Is the ‘true’ industry fund facing extinction? By ‘true’ industry fund, I mean one that primarily focuses on a single industry even though it may be public offer. Will it be subsumed by the multi-industry public offer profit-for-member fund?
Extinction is highly unlikely, but a hollowing out is quite likely. The balance of issues: ‘true’ industry funds have the potential to provide more tailored product and engagement strategies, but their business models inherently carry more risk because they are exposed to the cyclical and structural changes of a single industry sector. Risk doesn’t always impact negatively: witness the strong employment trends in some major industry sectors such as tertiary education, construction, health and hospitality services. Being a fund concentrated in a fast-growing sector equates to above system growth.
Clever engagement examples are numerous (a highlight being some models which showcase collaboration between funds, employers, employer groups, and unions) and promote financial well being. However, beyond insurance arrangements, there appears little tailoring in the area of product design. Consider the elements a fund can account for in its MySuper default design (age, balance, gender and contribution rate): a ’true’ industry fund could tailor default design to account for these features as they apply to their industry (for example, retirement age, career breaks, salary path etc.). I’ve not seen much hard evidence of funds reaching this level of sophistication.
‘True’ industry funds need to promote their case: it’s worth noting that the Productivity Commission didn’t place too much focus on the value of engagement and product design. Also, the PC trod very lightly when it came to the issue of lifecycle versus single strategy defaults.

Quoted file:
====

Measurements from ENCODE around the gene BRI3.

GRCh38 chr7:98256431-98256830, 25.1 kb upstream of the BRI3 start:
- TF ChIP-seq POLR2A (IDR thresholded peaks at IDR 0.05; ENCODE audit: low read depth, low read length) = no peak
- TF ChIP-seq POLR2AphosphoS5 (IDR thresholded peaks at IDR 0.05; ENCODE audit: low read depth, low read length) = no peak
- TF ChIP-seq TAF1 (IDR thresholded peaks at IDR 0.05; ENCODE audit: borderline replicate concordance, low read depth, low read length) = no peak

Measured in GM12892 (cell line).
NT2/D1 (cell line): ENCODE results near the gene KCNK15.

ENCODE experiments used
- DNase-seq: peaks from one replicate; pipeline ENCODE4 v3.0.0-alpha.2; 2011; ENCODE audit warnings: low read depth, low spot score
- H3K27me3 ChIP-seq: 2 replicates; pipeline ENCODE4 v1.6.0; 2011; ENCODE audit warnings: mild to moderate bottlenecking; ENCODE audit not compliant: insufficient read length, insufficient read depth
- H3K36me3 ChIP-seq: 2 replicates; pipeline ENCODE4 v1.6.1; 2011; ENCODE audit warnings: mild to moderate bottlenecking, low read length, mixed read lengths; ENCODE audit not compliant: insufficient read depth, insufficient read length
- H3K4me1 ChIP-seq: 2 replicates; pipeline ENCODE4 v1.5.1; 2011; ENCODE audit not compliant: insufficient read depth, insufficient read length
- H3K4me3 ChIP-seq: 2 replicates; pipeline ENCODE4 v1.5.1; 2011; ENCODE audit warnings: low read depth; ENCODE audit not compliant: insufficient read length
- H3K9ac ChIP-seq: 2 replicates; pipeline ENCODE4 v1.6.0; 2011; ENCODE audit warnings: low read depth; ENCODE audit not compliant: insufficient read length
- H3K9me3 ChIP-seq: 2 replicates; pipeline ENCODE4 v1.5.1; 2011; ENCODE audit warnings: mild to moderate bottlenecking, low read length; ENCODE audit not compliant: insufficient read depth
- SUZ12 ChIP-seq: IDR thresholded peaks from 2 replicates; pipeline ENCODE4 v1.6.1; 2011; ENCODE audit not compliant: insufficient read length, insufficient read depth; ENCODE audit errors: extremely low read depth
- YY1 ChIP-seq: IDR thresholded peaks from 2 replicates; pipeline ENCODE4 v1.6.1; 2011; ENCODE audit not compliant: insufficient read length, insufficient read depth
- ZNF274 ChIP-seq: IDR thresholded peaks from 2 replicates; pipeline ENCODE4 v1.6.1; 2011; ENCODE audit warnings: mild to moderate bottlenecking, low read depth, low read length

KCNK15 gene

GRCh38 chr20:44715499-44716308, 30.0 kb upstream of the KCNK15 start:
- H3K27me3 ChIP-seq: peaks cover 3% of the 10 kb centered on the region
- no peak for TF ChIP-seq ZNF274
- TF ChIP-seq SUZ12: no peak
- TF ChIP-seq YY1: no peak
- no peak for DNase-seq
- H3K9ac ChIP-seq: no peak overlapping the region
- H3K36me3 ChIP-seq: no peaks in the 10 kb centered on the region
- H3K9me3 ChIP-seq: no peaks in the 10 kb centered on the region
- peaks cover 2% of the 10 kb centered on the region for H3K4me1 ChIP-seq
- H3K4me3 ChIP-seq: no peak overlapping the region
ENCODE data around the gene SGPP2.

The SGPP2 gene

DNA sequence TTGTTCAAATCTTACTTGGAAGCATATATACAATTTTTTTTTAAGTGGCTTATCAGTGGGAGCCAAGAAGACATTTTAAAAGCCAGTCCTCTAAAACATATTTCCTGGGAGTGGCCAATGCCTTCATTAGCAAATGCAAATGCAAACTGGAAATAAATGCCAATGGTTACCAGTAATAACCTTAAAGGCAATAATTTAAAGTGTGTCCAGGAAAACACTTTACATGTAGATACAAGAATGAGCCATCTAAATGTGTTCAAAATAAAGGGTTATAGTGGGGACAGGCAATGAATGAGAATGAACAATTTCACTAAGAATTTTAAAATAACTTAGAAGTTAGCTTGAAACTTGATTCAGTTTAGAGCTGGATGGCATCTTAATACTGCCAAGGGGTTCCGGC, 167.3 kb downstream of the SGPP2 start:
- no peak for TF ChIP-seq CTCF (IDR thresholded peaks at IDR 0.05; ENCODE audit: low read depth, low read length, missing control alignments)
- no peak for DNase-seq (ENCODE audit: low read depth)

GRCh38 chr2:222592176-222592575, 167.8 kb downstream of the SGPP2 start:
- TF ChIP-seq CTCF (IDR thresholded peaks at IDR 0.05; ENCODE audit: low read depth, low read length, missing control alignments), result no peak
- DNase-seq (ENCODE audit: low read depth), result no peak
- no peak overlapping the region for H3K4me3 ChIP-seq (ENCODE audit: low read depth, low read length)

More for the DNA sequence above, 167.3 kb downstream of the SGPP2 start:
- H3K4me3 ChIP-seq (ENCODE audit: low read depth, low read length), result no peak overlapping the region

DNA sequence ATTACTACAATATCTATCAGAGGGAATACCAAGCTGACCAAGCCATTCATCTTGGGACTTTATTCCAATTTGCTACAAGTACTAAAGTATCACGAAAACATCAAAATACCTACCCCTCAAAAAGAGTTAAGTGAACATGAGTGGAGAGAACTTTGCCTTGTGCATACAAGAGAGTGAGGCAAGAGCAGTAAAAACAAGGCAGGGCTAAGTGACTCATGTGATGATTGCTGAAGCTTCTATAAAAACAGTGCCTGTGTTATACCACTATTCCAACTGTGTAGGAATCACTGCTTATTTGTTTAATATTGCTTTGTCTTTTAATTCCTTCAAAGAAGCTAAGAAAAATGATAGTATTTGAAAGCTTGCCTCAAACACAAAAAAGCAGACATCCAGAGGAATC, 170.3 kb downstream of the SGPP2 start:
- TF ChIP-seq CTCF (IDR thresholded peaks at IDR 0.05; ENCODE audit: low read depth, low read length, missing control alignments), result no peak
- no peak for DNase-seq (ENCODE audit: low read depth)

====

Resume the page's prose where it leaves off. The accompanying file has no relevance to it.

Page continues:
The prudential regulator’s new member outcomes framework provides the perfect platform for funds to showcase the value of industry-specific engagement and product features. APRA’s recently finalised Prudential Standard SPS 515 is not overly prescriptive, providing a largely blank canvas for funds to put their best foot forward, along with supporting evidence.
This provides the opportunity for funds to demonstrate that it is not all about investment performance and fees: product design is important – this remains a thorny, unresolved and crucial issue. In my research I’ve been able to identify that it is possible for a modest performing, well designed product to deliver better outcomes than a good performing fund with an inferior product design.
Nonetheless, superior product design will need to be accompanied by, at least, acceptable investment performance. Recent changes to the SIS Act (1993) require trustees to promote the financial outcomes of members, where ‘financial outcomes’ appears to largely focus on investment returns and fees.
The combined message: being an efficient, good performer is the pre-requisite: beyond that, showcase your value-add for your cohort of members. If you are looking to comply with SPS 515, you are not making the most of your opportunity to shine.
Where does all this leave the house-of-brands model? In quite an interesting position: by preserving brand segments they maintain the potential for rich industry-level engagement models. That said, engagement models are assessed as part of corporate tenders, so it is not just the ‘true’ industry funds which focus on engagement and partner with employers. However, each brand will likely have the same underlying default design meaning the potential for tailoring is lost. And while business risk is diversified, it remains not as well diversified as an ‘open for everyone’ fund. It will be fascinating to see whether the model emerges with merit or is simply a vehicle for reconciling the agency issues which exist at some funds. Perhaps it is the beginning of a five or ten-year transition into a sustainable ‘open for everyone’ fund.
Within the profit-for-member space a mix of fund structures is almost certain to persist. Through SPS 515 ‘true’ industry funds have been provided the canvas on which to showcase the impact of their tailored strategies on the outcomes of their distinct membership. Complement the anecdotes with analysis that illustrates the delivery of better retirement outcomes. Make the most of the opportunity that SPS 515 provides.
David Bell is the former CIO of Mine Super